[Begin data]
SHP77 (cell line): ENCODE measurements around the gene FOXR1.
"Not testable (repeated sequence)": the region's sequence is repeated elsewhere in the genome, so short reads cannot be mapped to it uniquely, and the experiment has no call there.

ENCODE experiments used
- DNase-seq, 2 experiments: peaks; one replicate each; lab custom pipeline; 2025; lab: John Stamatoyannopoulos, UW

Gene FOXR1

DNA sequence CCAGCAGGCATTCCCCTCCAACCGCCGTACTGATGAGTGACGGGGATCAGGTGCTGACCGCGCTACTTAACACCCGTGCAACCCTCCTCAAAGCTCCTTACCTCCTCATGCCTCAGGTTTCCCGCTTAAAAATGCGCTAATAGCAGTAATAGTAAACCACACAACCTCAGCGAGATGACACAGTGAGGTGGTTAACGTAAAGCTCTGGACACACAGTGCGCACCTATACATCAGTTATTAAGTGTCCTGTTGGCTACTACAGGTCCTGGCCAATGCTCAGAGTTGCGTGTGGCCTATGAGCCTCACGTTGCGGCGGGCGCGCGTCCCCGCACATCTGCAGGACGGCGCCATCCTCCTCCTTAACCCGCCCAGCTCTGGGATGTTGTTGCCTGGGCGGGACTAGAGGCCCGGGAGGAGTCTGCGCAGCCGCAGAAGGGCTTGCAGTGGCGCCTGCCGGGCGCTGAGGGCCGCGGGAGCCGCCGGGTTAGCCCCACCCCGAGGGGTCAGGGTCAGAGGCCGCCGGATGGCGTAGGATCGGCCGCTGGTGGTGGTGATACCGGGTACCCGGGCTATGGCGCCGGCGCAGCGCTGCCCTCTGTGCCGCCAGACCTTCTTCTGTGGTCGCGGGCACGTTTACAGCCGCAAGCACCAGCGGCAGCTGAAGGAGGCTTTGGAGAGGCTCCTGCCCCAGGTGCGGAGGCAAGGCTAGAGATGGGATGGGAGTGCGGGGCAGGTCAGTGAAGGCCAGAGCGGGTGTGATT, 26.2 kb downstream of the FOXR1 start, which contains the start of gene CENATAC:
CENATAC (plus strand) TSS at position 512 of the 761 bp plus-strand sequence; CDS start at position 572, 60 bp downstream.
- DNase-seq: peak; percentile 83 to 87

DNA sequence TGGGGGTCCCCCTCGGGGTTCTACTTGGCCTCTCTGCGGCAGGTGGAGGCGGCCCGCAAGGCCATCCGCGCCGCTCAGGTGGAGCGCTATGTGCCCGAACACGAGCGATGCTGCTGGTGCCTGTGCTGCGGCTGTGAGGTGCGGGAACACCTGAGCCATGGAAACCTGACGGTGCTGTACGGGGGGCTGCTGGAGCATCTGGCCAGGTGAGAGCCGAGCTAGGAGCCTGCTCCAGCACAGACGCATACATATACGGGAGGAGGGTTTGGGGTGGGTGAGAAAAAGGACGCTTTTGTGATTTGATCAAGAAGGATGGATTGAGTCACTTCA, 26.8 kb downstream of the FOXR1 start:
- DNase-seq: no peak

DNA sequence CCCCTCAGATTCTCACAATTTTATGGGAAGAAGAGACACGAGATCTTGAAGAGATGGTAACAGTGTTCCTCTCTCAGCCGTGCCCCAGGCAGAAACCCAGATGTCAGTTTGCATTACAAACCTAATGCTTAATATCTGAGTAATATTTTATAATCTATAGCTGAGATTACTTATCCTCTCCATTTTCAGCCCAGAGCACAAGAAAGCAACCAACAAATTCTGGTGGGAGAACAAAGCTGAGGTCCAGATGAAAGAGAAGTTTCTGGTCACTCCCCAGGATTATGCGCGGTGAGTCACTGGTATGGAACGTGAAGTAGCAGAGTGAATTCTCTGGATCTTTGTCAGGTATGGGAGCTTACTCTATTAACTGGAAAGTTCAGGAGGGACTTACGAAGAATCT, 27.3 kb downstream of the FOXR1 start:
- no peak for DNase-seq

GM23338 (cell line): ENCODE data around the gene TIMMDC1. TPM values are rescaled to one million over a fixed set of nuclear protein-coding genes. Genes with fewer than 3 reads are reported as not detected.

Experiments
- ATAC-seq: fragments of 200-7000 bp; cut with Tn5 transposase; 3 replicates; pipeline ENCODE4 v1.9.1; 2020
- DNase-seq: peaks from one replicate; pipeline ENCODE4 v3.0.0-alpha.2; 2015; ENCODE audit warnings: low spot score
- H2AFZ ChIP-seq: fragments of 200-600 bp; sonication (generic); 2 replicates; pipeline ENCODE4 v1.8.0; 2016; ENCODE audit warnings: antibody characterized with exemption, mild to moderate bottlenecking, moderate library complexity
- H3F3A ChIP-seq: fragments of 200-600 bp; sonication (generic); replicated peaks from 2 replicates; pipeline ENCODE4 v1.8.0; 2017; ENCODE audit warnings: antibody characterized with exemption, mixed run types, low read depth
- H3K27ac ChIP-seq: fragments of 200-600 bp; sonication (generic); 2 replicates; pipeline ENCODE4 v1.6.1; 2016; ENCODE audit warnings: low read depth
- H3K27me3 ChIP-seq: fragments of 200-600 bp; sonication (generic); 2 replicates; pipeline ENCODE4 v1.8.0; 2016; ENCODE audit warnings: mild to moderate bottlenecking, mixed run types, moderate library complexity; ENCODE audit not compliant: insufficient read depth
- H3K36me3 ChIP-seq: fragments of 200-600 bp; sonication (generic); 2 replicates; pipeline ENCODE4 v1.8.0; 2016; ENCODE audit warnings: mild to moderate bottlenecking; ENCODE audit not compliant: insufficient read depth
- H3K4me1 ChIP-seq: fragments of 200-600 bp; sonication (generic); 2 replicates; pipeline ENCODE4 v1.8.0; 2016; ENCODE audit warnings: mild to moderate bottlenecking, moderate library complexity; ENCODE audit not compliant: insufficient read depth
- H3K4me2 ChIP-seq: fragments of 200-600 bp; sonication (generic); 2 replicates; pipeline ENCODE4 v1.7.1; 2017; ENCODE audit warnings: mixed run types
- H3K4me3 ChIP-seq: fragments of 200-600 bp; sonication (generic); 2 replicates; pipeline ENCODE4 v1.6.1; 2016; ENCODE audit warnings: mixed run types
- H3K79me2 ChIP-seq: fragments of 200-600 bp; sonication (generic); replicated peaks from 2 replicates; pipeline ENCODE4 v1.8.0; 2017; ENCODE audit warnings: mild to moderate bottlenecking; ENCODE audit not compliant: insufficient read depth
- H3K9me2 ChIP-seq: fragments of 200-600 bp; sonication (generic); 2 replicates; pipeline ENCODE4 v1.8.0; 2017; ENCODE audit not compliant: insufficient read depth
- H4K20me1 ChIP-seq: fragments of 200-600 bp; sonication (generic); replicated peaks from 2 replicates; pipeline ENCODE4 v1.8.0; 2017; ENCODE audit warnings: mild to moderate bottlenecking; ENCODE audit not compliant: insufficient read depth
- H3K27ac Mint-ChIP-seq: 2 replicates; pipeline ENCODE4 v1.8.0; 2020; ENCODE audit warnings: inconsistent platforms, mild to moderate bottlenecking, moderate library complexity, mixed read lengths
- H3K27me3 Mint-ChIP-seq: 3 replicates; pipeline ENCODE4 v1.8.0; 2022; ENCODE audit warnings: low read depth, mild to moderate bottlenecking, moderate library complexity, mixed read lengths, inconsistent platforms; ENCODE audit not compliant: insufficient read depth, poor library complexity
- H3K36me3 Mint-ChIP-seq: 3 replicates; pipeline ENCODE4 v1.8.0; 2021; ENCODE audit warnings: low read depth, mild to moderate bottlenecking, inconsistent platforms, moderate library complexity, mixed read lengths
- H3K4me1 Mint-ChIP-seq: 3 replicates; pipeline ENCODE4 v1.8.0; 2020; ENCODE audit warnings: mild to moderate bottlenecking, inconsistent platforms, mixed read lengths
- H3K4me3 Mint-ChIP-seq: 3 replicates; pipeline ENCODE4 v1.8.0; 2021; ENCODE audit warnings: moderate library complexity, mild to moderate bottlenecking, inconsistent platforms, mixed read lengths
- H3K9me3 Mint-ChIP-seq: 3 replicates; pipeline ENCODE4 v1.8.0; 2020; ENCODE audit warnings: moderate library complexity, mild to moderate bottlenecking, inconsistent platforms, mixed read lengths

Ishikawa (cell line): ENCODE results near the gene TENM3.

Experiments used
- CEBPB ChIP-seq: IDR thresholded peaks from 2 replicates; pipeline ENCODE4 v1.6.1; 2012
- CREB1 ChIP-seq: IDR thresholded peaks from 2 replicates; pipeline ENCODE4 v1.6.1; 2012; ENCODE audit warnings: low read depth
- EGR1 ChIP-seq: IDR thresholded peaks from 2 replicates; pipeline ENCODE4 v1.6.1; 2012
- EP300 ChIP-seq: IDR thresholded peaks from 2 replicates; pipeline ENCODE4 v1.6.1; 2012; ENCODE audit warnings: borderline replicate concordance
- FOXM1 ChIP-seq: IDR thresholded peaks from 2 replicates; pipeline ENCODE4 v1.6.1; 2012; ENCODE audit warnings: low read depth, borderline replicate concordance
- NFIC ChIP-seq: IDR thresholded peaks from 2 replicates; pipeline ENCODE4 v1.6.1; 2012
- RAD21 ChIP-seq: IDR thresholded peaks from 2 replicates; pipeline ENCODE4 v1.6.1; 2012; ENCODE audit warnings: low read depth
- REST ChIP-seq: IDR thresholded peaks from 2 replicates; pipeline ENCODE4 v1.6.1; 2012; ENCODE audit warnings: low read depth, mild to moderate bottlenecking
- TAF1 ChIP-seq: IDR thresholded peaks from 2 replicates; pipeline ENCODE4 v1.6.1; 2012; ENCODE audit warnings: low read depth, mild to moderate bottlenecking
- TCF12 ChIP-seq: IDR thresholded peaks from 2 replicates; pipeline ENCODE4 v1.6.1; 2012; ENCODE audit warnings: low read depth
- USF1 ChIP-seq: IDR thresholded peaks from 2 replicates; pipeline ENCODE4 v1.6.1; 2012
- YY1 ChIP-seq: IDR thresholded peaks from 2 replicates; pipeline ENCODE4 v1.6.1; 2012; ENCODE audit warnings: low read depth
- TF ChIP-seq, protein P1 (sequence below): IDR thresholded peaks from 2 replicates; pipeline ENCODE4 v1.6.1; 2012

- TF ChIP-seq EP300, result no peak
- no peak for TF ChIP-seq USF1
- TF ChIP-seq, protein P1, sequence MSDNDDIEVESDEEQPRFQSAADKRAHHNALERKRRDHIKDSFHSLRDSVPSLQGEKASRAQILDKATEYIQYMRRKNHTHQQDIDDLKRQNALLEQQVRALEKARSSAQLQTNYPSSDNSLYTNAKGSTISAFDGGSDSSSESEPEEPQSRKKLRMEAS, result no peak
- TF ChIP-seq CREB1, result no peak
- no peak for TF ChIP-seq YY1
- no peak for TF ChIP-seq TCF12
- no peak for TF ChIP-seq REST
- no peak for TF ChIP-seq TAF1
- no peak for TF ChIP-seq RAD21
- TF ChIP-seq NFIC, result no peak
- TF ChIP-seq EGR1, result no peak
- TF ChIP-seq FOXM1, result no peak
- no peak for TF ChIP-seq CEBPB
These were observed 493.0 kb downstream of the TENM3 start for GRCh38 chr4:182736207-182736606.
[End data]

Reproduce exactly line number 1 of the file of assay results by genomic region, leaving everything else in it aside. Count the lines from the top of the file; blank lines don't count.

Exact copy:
SHP77 (cell line): ENCODE measurements around the gene FOXR1.